Traditional recovery methods are at the backbone of our company. Honed over time, these technologies keep our business running and give us the flexibility to invest in new ideas and methods. With a strong history of proven results, conventional technologies provide the stability we need to keep doing what we do well.
Historically, wells in the Western Canada region were drilled vertically, which limits the amount of oil or gas-bearing rock accessed by each well. Horizontal drilling shifts this by 90 degrees.
A horizontal well, which would really look like a giant “L” as it goes down and is then pushed parallel to the ground, provides access to a greater portion of the target rock formation and potentially more natural gas or oil reserves. Because each horizontal well accesses more of the reservoir rock, fewer wells are needed and less surface land is needed for development, and the development footprint is reduced.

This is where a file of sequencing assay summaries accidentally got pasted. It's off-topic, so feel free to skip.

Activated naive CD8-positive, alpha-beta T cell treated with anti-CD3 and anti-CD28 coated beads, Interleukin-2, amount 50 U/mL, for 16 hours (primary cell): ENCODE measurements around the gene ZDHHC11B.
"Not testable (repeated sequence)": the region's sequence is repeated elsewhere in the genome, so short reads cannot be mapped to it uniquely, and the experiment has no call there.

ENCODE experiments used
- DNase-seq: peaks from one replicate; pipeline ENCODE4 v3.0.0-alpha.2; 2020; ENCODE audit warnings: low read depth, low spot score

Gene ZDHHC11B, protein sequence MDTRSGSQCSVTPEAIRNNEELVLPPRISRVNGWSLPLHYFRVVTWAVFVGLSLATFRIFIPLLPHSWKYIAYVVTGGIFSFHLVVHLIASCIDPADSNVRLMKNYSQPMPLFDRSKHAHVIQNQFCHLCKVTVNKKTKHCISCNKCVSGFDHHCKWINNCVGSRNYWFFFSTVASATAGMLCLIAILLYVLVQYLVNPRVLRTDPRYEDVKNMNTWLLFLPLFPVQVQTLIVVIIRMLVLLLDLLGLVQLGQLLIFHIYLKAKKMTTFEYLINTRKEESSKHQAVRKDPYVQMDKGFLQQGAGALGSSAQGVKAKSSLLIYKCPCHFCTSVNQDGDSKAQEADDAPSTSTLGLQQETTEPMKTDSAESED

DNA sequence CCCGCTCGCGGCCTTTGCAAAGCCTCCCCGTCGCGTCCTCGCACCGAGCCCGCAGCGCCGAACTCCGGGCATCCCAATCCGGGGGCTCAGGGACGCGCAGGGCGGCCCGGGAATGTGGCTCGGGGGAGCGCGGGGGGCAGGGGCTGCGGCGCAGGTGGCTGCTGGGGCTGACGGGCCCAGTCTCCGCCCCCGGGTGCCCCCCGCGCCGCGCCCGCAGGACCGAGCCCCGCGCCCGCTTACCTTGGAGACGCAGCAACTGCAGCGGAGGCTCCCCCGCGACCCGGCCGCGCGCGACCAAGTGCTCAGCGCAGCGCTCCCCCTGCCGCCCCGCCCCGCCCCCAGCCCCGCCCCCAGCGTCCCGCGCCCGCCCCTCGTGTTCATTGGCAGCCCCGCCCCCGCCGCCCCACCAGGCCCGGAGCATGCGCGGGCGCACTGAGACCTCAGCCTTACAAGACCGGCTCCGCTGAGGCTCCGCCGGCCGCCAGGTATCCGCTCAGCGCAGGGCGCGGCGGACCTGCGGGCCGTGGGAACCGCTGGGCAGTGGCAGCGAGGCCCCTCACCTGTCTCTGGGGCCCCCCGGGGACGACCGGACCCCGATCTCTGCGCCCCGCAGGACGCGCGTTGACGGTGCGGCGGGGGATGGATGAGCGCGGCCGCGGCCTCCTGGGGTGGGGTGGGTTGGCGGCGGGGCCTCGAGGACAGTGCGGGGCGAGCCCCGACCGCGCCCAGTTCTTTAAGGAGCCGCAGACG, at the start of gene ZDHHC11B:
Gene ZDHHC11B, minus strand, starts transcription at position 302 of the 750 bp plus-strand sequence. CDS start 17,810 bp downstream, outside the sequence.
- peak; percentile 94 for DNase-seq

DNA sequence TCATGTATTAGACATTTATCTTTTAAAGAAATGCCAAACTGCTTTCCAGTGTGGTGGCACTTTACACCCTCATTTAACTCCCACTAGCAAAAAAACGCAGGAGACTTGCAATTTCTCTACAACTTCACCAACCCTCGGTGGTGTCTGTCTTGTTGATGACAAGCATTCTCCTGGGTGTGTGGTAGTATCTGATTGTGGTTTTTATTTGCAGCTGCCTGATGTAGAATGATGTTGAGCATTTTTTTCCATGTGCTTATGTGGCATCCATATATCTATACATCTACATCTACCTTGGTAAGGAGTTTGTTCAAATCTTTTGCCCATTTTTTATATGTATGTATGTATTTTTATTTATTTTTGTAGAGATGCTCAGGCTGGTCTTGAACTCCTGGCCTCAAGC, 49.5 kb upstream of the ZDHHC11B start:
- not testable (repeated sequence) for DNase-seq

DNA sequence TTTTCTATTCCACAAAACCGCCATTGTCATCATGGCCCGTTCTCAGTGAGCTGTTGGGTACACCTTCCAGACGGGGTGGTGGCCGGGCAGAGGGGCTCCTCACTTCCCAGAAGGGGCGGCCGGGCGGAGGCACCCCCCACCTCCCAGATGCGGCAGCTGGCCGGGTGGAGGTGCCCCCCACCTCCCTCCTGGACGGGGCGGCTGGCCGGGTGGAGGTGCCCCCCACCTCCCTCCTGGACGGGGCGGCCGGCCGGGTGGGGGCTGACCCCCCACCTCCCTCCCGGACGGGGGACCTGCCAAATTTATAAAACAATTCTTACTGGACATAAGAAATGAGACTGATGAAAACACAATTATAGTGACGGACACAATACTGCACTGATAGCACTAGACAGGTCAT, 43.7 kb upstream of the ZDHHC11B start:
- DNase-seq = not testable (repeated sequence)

In our Western Canada business unit, where our assets are mature and very well developed, our horizontal drilling program is unlocking new potential. In 2012, the majority of the wells drilled in the area were horizontal, and returned great results.
Fugitive emissions are those small amounts of gases or vapours that are unintentionally released by oil and gas operations.
We were one of the first oil and gas companies in Canada to use an infrared video camera to identify sources of fugitive emissions that could be missed by other detection methods, including the naked eye. The tool pinpoints the location of a leak so our operations teams can work to quickly remedy the situation. Finding these types of leaks makes our workplace safer, reduces our greenhouse gases and reduces costs.